NEW DELHI — Such is the tragedy that Burma symbolizes that, in one week, it has been hit by new U.S. sanctions and by a tropical cyclone that left thousands dead.
In a year in which Burma has completed 60 years as an independent nation, its junta is holding a national referendum on a new Constitution as part of a touted seven-step “road map to democracy.” With the military ensconced in power for 46 long years, few believe it will hand over power to civilians after promised elections in two years’ time.
U.S. President George W. Bush has not only denounced Saturday’s referendum as designed to cement the junta’s grip on power, but also slapped yet more sanctions. Widening sanctions, however, make it less likely that the seeds of democracy will take root in a stunted economy. External pressure without constructive engagement and civil-society development in a critically weak country, where the military is now the only functioning institution, is counterproductive.
Distance from Burma has been a crucial factor in determining major players’ approach toward that country. The greater a state’s geographical distance from Burma, the more ready for action it has been on Burma. And the shorter a state’s distance from Burma, the greater the caution and tact.
At one end of the spectrum is the United States, which has followed an uncompromisingly penal approach under President George W. Bush. At the other end are Asian states, emphasizing a softer approach. The European Union used to be somewhere in the middle, but by stepping up its own penal campaign since 2007, it has moved closer to the U.S. stance.
The West can afford to pursue, because Burma is so marginal to its foreign-policy interests, an approach emphasizing high-minded principles over strategic considerations, and isolation over engagement. It has little financial stake left in Burma. About 95 percent of Burma’s trade in fiscal 2007-08 was with other Asian countries. The West also doesn’t have to live with the consequences of its actions. Burma’s neighbors, however, will not escape the effects of an unstable Burma.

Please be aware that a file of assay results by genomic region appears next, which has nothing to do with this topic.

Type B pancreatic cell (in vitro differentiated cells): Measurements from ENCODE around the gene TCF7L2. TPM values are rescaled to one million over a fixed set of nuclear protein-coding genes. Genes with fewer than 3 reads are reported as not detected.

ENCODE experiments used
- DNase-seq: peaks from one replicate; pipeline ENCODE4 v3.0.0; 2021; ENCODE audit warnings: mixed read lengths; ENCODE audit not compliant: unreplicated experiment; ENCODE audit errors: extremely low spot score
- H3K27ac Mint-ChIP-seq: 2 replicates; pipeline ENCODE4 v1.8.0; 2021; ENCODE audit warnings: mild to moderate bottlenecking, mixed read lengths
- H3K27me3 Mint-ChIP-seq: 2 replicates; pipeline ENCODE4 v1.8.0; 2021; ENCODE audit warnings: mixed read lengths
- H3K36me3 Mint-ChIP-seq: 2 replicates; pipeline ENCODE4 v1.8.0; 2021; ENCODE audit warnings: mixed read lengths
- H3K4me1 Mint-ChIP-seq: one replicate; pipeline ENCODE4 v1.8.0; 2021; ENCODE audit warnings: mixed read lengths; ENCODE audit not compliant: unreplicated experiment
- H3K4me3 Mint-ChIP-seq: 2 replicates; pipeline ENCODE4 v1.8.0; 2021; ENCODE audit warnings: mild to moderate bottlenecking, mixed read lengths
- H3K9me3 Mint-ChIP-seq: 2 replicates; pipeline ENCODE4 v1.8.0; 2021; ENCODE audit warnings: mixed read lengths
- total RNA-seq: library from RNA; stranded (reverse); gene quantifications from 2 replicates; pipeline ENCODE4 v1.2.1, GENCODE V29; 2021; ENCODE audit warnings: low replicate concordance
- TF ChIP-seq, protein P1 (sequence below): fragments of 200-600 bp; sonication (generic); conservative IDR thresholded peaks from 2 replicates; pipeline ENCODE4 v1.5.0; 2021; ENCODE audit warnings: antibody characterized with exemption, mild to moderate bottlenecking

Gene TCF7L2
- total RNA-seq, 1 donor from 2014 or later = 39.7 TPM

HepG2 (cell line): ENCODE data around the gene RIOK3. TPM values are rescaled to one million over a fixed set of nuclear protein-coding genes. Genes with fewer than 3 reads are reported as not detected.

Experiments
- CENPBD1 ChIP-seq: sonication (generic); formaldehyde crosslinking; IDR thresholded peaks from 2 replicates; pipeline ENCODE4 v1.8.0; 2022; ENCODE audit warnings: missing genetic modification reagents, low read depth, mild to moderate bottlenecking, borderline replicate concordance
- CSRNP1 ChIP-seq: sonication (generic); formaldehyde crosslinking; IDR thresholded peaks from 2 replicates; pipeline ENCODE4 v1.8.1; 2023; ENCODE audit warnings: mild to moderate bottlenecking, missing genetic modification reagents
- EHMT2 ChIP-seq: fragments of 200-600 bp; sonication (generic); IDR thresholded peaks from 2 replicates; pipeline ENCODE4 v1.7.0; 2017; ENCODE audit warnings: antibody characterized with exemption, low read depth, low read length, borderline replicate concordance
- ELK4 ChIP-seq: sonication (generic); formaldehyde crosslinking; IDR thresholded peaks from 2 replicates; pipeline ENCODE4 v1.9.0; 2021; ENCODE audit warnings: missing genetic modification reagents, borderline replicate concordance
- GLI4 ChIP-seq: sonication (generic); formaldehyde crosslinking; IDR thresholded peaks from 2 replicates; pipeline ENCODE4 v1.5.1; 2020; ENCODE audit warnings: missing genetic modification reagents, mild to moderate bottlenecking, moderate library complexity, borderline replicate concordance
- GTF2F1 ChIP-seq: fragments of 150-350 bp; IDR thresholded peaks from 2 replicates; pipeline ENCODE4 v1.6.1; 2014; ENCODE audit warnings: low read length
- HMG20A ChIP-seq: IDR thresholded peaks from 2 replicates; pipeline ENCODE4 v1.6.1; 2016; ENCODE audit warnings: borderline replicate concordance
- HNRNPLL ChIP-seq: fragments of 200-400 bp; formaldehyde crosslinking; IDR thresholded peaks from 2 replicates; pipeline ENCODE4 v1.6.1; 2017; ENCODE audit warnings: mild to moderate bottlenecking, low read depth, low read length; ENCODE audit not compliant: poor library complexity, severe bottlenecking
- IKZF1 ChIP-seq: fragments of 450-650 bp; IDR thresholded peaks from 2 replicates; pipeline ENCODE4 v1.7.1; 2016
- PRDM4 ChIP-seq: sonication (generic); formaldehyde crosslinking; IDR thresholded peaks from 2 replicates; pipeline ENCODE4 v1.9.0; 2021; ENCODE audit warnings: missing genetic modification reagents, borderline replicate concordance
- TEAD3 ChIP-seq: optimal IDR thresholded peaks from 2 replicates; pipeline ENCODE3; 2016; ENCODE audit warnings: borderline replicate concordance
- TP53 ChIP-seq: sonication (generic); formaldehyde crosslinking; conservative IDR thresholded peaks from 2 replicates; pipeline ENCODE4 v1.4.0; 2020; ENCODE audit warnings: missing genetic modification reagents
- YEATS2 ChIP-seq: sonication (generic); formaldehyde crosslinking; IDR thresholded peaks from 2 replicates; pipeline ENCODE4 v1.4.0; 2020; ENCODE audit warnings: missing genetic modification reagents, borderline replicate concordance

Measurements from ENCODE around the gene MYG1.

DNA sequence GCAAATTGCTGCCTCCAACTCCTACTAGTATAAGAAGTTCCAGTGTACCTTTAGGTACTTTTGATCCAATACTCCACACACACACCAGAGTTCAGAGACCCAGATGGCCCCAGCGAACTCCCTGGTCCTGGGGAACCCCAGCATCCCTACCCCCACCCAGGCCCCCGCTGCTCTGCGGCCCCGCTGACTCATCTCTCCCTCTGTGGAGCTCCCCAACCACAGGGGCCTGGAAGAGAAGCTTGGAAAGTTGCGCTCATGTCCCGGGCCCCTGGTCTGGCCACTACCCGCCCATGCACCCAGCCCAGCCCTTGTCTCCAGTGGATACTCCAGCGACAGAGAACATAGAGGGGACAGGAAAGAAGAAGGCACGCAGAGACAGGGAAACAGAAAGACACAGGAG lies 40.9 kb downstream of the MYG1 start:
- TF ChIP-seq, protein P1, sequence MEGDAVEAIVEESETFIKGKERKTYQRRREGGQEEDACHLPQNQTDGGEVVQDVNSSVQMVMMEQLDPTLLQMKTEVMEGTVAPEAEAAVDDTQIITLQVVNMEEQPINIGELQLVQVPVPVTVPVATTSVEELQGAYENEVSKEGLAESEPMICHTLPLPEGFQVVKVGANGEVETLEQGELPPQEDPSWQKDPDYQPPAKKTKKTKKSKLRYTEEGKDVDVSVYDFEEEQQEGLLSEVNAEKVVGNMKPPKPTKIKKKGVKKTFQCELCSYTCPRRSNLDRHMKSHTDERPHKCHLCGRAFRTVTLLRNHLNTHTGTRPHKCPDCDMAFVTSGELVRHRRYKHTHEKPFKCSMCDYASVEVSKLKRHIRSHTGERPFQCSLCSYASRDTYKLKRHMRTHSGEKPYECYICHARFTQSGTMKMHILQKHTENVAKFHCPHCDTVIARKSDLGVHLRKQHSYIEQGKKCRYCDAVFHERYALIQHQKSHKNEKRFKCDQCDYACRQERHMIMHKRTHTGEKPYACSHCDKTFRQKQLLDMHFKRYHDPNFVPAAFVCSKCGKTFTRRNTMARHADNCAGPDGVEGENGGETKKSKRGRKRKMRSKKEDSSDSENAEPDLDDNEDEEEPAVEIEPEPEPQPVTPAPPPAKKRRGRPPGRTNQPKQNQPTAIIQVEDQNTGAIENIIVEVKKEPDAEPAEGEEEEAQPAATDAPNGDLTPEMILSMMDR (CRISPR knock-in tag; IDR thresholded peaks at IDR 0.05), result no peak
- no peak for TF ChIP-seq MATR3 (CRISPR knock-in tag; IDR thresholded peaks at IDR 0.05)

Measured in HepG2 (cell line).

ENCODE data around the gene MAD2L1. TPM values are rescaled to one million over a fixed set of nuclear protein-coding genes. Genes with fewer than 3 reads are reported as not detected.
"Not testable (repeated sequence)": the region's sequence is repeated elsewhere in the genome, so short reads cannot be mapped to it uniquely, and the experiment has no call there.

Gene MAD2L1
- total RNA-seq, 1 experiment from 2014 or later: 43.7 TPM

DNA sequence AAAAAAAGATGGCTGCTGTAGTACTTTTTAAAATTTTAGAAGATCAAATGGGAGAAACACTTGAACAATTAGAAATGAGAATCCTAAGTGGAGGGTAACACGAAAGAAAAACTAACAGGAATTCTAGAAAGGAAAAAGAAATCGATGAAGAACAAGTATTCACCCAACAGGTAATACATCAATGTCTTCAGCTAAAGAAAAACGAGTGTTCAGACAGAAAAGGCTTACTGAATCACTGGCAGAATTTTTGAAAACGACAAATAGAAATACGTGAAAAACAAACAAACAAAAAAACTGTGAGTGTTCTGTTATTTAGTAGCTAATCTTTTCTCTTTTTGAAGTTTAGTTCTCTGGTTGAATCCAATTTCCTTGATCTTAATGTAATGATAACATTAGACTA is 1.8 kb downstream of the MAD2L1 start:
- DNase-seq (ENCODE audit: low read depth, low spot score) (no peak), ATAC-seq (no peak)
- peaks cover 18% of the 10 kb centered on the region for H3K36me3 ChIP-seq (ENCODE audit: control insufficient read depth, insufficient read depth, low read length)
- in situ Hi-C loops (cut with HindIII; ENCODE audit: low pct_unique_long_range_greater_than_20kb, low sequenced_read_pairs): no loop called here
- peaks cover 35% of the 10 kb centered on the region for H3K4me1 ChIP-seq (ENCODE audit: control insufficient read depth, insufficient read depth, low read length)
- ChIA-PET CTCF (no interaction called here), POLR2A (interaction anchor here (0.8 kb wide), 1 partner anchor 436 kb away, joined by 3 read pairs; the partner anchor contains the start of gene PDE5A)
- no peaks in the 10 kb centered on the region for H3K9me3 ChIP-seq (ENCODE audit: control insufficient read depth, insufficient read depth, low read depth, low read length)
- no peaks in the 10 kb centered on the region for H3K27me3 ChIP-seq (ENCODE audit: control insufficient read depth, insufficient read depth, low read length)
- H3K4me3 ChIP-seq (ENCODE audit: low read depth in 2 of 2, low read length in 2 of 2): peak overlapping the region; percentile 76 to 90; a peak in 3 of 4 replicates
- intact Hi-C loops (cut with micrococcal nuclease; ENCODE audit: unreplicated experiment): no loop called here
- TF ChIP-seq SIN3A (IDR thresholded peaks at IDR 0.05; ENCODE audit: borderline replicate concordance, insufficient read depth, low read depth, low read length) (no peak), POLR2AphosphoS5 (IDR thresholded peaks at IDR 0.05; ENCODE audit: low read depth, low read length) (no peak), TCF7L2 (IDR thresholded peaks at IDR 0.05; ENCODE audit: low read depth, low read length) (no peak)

What role external actors can play in promoting a democratic transition is an issue not limited to Burma. Autocratic rule abounds in the world, including around Burma. International principles and policies deemed appropriate to help bring about democratic transition in Burma should ideally be such that they permit application in other settings.
The Burmese situation underscores at least nine international imperatives.
1. The need for a course correction. It is vital to carve out greater international space in Burma rather than shut whatever space that might be left. When an approach bristles with sticks and offers few carrots, results are hard to come by. The sanctions path has only strengthened the hand of the military.
An approach predicated on the primacy of sanctions may have been sustainable had Burma been a threat to regional or international security. The fact is that Burma does not export terror or subversion or revolutionary ideology. Its focus is inward.
2. Target the junta, not the people. The weight of the sanctions has fallen squarely on ordinary Burmese, while the military remains little affected. By boosting gas exports to Thailand (estimated at $1.2 billion during fiscal 2007-08) and signing a lucrative long-term gas deal with China this year, the junta has ensured continuing revenue inflows.